The snow fell over the French capital and surrounding areas on Tuesday night, leaving Parisians faced with transport chaos on Wednesday morning, with roads gridlocked and trains and bus services suspended.
It also caused traffic jams that stretched a record 740 kilometers and left hundreds of others stuck at airports and train stations.
Rescue teams worked to evacuate about 2,000 people who were stranded overnight on the outskirts of Paris, prompting fury from drivers who said the route should have been closed off.
"I often go to Germany and I've never seen this there, even in the poorest and most isolated areas," said Rodrigue Akpadji, a German teacher who works in Saclay in the southern Paris suburbs.
Hundreds were forced to abandon their cars to sleep in emergency shelters overnight, with the ministry of interior describing the situation as "exceptional".
Though it was hardly the kind of snow that falls on northern European capitals like Stockholm, it was enough to paralyze public transport in Paris.
Many Parisians were left asking how the snow of less than 12 centimeters which everyone knew was coming could cause so much chaos.
The opposition party Les Republicains was scathing in its criticism of the government.
"This morning after hearing ministers' confused explanations the French people became aware of one thing: the government suddenly discovered that it snows in winter," the party said in a statement.
"How can we not be outraged by this amateurism and this total lack of anticipation?"
Paris Mayor Anne Hidalgo admitted that the capital had a problem with "the great vulnerability of transport networks."
"All public services throughout the region need to be far better prepared for exceptional events," she told French television.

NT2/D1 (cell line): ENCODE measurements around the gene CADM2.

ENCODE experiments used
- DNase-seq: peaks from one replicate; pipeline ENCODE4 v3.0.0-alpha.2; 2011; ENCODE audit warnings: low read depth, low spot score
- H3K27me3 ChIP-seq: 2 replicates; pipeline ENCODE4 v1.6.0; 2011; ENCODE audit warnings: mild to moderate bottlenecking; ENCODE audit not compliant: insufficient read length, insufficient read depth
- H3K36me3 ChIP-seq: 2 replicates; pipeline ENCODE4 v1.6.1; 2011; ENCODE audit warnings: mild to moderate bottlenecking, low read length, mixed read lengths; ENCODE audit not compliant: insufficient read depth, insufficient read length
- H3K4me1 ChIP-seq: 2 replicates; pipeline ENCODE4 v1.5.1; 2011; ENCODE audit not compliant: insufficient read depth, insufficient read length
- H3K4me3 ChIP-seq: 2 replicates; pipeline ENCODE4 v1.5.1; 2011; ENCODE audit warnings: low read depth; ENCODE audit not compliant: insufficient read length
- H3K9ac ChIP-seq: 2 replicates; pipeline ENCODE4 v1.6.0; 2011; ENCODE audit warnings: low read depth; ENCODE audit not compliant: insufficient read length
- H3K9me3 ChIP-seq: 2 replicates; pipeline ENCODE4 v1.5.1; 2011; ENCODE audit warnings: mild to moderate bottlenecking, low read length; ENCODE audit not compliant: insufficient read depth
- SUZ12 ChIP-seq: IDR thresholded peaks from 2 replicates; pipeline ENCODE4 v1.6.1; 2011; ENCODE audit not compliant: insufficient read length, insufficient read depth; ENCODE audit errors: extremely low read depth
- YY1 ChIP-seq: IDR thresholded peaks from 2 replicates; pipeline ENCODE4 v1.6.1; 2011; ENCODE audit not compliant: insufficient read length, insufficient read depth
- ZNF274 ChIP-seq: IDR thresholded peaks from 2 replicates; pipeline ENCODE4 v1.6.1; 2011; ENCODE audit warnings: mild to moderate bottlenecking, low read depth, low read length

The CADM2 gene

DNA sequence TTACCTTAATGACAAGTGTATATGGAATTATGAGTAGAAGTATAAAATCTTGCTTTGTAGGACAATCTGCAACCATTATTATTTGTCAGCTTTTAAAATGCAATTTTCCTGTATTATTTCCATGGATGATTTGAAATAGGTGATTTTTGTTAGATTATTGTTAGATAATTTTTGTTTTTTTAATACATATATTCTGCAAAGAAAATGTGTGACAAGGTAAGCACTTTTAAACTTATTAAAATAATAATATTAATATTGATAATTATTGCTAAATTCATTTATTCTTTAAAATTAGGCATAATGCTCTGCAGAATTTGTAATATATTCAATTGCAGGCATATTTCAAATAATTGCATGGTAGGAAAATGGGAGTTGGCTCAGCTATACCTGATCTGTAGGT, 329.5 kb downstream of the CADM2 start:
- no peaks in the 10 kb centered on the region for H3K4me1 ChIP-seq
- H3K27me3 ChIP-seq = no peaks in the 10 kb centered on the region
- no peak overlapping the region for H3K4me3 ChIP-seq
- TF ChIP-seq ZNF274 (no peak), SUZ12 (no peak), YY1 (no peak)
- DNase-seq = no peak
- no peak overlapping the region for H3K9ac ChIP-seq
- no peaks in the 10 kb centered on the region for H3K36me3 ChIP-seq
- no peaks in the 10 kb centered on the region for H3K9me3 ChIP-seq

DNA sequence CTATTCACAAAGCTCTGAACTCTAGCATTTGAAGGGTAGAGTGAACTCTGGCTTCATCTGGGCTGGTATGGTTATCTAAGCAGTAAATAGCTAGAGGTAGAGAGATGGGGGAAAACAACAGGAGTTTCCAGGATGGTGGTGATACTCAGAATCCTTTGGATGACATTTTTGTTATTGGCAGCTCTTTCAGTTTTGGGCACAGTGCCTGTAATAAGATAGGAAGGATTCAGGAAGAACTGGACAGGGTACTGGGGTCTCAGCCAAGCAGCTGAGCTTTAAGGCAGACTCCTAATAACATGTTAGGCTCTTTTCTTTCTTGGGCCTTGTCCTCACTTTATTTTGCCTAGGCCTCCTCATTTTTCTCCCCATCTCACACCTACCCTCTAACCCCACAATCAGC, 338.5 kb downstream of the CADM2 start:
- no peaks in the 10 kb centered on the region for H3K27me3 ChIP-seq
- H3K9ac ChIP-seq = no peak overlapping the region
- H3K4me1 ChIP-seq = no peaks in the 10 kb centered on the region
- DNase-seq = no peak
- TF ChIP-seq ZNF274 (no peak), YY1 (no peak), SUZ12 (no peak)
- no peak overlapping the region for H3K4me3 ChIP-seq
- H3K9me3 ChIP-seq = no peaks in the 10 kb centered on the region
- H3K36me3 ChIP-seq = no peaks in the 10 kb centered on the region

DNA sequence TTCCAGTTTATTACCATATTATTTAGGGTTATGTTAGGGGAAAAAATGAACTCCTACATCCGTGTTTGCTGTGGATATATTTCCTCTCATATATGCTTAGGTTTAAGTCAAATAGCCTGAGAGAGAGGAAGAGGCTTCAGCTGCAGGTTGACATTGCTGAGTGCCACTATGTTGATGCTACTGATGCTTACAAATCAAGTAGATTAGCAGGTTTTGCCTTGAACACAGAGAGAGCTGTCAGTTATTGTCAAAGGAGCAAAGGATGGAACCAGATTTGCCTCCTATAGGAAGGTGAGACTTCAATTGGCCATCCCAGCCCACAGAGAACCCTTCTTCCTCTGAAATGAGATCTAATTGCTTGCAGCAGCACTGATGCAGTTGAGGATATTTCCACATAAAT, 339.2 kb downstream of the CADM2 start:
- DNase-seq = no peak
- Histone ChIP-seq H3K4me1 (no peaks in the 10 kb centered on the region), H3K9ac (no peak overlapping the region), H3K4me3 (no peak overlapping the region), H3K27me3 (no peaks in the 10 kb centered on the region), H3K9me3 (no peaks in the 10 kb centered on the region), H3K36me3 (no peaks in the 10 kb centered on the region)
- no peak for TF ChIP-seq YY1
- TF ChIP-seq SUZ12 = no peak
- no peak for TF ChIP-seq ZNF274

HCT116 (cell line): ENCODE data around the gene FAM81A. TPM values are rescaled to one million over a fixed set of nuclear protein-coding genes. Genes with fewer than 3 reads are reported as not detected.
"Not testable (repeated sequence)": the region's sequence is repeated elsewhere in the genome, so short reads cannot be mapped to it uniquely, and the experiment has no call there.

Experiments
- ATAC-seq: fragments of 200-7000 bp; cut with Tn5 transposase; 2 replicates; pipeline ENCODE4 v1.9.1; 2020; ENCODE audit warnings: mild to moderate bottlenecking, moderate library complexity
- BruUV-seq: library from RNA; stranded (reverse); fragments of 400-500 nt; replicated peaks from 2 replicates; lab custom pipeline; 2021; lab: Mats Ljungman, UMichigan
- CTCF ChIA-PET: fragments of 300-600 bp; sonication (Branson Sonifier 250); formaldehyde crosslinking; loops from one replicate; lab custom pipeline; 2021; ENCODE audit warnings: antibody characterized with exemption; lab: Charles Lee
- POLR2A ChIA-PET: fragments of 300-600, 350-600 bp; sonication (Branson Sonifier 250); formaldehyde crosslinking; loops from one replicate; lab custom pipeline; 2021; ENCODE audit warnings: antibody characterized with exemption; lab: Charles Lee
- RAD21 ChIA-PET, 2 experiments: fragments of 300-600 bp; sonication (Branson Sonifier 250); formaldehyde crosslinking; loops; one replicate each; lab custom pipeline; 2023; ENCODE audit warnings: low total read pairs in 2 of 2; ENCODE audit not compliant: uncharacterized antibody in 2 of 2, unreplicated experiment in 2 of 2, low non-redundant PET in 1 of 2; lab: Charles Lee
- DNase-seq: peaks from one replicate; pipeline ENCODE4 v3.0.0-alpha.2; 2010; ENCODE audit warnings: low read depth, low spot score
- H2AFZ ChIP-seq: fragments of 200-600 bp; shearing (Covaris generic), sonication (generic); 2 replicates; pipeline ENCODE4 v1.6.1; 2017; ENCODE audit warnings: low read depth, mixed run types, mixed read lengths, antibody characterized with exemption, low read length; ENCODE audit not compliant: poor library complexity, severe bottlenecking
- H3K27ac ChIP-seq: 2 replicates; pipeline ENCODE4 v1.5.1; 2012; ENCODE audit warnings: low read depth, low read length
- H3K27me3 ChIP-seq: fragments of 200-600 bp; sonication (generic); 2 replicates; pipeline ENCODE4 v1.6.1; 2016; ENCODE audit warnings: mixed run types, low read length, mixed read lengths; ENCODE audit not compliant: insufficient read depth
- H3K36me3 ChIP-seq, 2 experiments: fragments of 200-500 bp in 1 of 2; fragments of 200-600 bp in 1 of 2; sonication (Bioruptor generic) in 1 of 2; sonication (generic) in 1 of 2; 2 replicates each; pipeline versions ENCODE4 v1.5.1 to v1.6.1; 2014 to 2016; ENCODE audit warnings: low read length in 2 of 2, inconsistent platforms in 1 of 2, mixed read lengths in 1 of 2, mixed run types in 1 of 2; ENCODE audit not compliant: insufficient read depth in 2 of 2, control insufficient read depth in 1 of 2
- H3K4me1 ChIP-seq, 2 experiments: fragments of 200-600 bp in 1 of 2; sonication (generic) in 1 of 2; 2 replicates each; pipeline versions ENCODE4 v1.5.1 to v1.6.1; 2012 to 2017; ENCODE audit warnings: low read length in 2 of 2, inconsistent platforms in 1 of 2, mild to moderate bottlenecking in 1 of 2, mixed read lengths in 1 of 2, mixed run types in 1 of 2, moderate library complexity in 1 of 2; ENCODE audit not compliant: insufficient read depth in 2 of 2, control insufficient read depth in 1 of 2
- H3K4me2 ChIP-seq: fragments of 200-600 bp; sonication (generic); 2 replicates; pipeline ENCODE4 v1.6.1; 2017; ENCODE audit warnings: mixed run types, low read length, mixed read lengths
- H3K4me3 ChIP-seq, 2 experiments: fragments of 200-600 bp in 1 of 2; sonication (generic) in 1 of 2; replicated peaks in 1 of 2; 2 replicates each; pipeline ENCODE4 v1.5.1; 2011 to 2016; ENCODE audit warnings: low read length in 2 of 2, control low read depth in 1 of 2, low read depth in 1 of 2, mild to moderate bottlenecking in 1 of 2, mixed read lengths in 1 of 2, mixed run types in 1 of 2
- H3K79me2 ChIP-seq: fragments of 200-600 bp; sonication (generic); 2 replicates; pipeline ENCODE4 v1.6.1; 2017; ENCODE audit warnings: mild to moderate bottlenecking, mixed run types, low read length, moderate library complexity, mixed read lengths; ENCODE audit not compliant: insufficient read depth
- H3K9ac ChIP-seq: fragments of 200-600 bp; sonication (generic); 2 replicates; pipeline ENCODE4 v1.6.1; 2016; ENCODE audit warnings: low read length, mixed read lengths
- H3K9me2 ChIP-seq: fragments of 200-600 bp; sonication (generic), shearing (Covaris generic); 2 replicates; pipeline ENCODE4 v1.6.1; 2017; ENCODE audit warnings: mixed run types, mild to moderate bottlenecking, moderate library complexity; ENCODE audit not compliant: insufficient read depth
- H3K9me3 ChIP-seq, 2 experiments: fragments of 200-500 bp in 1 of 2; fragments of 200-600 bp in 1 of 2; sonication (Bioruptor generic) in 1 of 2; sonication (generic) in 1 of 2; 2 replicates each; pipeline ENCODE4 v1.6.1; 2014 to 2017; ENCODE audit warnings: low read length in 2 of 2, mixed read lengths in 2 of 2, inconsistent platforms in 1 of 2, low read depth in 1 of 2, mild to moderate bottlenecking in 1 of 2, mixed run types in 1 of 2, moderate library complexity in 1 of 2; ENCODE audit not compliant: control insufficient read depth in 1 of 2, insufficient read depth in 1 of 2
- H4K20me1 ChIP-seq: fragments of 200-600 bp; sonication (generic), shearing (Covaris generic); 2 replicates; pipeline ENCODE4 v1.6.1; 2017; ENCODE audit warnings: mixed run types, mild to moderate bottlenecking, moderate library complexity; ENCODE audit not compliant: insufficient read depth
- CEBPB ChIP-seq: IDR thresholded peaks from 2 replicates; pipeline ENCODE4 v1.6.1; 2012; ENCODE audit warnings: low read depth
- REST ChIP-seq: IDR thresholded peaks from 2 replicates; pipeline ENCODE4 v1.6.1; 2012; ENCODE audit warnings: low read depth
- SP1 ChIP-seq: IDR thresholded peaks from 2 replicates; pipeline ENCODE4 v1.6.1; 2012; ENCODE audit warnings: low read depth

Government spokesman Benjamin Griveaux promised "lessons would be learned" but defended officials' response.
The spokesman also simply pleaded that it was impossible to really predict the weather accurately. "It's hard to predict how many centimeters will fall."
The remarks come despite forecasts on Tuesday suggesting there would be 10 cm on average and up to 20 cm in the Paris area.
For her part, France's Transport Minister Elisabeth Bornesaid that the blockages were the result of the heaviest snow falling at the worst time.
"The heavy snow came at the peak of rush hour. That made it difficult for the snowplows and gritters to get through, because they got stuck in the traffic jams."
And while certain members of the public called for more to be made available, the government is reluctant to spend money to prepare for an event which rarely occurs.
Essentially the explanation to the question of how so little snow could cause so much chaos is that residents are just not used to it in Paris. The last major snowfall in Paris was in March 2013 which also caused travel chaos.
Memories are short, finances are thin and the world is getting warmer so when it does snow in Paris, it appears the authorities just going to have to accept the chaos or invest in a pair of skis.